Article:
Yolanda Adams at 2019 GRAMMYs on the Hill
Photo: Paul Morigi/WireImage
5 GRAMMY Nominees Who Also Champion Creators Rights On Capitol Hill
The GRAMMY Awards recognize excellence in music each year, but the Recording Academy works year-round to advocate on behalf of the music creators its membership represents. It is a pillar of the Recording Academy to involve music makers in the fight for policy changes on Capitol Hill, and each year thousands of Academy members advocate for creators’ rights.
In honor of Sunday's 62nd GRAMMY Awards, we applaud a handful of current nominees who have joined the fight for creators' rights… with one extra bonus surprise!
Four-time GRAMMY-winning gospel artist Yolanda Adams has a proven track record as an activist for creators. As a result of her advocacy, Adamswas honored with the Academy’s Creators Leadership Award in 2019 at GRAMMYs on the Hill Most recently, Adams participated in District Advocate Day by meeting with Rep. Al Green (D-Texas) this past fall. This year, Adams seeks her fifth career GRAMMY, as she's up for Best Gospel Performance/Song for "Talkin' Bout Jesus," her collaboration with the great Gloria Gaynor.
Best Contemporary Christian Music Performance/Song and Album nominee Danny Gokey is no stranger to the cause of creators' rights. Gokey attended 2018’s GRAMMYs on the Hill Awards dinner to show his support for music makers. This year, his album Haven't Seen It Yet and its title track seek to earn him his first career GRAMMY win.
Little Big Town
Country hit squad Little Big Town were honored at the 2018 GRAMMYs on the Hill Awards dinner. The band, who is currently nominated for the Best Country Duo/Group Performance for "The Daughters," entertained the enthusiastic Washington crowd with a few of their greatest hits. The dinner was held as an opportunity to push for the Music Modernization Act, which passed later that year.
Versatile R&B artist PJ Morton is not only nominated for three GRAMMYs, but he has also served as an advocate for years. Morton most recently participated in 2019’s District Advocate Day by meeting with House Minority Whip Steve Scalise’s (R-La.) office to support the passage of the CASE Act and to advocate for a legislative solution that would close the loophole the doesn’t require terrestrial radio to pay a performance royalty. Also a member of Maroon 5, Morton has attended previous GRAMMYs on the Hill advocacy days and has called on lawmakers to pass creator friendly legislation.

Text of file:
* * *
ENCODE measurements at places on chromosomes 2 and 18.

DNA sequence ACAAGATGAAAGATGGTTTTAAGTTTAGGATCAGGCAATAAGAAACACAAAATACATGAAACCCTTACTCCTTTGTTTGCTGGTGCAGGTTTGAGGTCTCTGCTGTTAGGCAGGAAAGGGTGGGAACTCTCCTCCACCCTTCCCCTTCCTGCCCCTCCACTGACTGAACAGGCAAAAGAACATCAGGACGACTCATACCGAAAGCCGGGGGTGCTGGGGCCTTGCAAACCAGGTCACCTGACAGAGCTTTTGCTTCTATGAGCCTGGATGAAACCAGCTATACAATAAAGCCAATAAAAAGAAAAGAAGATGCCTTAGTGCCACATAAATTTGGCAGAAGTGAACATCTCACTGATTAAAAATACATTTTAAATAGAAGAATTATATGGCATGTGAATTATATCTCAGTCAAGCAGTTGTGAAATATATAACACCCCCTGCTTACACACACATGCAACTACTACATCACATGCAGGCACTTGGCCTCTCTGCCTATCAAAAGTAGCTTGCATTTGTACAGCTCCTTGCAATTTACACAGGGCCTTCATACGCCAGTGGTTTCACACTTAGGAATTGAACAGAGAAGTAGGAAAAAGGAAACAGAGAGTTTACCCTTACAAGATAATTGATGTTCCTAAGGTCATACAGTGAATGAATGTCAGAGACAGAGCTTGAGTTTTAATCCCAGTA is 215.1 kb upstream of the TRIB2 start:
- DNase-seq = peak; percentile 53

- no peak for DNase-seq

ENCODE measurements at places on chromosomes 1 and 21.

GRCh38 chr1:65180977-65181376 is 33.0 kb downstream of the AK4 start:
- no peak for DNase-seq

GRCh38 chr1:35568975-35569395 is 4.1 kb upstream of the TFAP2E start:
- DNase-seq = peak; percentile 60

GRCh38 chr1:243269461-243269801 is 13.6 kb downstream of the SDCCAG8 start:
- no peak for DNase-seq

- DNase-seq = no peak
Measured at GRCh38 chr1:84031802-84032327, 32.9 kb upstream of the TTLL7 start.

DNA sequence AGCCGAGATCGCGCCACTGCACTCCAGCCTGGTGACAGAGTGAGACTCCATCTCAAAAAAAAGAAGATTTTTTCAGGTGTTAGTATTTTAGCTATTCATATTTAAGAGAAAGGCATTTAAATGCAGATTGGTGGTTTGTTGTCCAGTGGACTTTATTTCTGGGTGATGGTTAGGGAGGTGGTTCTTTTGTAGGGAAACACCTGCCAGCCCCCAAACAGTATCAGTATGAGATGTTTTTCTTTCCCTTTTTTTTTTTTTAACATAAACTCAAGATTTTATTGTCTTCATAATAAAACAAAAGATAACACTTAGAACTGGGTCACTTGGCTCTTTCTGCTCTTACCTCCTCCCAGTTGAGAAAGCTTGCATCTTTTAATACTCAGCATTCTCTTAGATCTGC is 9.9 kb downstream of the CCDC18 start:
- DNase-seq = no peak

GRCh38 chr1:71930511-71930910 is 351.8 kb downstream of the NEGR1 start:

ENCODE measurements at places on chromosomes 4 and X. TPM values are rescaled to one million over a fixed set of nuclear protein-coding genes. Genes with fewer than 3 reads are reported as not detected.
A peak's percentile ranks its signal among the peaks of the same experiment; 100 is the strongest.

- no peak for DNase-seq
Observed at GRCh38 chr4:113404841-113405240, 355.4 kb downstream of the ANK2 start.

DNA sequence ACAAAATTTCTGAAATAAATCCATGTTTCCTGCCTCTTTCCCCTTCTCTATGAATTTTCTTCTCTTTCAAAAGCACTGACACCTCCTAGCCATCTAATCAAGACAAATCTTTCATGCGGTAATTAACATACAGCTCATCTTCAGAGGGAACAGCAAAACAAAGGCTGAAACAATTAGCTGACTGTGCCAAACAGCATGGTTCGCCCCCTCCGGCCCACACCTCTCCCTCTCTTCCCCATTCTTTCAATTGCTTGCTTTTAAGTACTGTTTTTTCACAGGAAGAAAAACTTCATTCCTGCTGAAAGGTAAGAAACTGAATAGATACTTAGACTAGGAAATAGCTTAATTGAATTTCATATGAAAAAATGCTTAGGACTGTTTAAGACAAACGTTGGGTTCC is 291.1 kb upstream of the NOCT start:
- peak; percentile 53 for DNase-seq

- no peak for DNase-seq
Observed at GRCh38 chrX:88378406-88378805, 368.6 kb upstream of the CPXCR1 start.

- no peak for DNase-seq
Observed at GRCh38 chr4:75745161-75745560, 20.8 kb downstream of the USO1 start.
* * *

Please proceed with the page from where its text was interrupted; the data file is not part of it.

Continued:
Legendary producer Rodney Jerkins, who tallied up his 14th and 15th GRAMMY nomination this year for his work on H.E.R.’s “Hard Place,” has also contributed to the Academy’s Advocacy activations over the years. Jerkins has attended multiple GRAMMYs on the Hill and has met with legislators to provide his firsthand testimonial about the positive impact creator-friendly legislation can create on the industry.
Bonus Advocate: Alicia Keys
Fifteen-time GRAMMY-winner and this year’s host Alicia Keys was the recipient of the Recording Academy’s Coalition Award in 2015 for her artistry, philanthropy and her passion for creators’ rights. Keys was honored at the ceremony by former First Lady Michelle Obama, who is also nominated for a GRAMMY Award this year.
We salute all the nominees and thank those who have lent their voice to the fight for creators' rights. Together, we can achieve a more fair system for all to ensure future music makers can sustain a living and continue to contribute to our economy and our culture.
Be sure to catch the 62nd GRAMMY Awards, broadcast live on CBS, Sunday, Jan. 26, 2020, at 8:00 p.m. ET/5:00 p.m. PT from STAPLES Center in Los Angeles.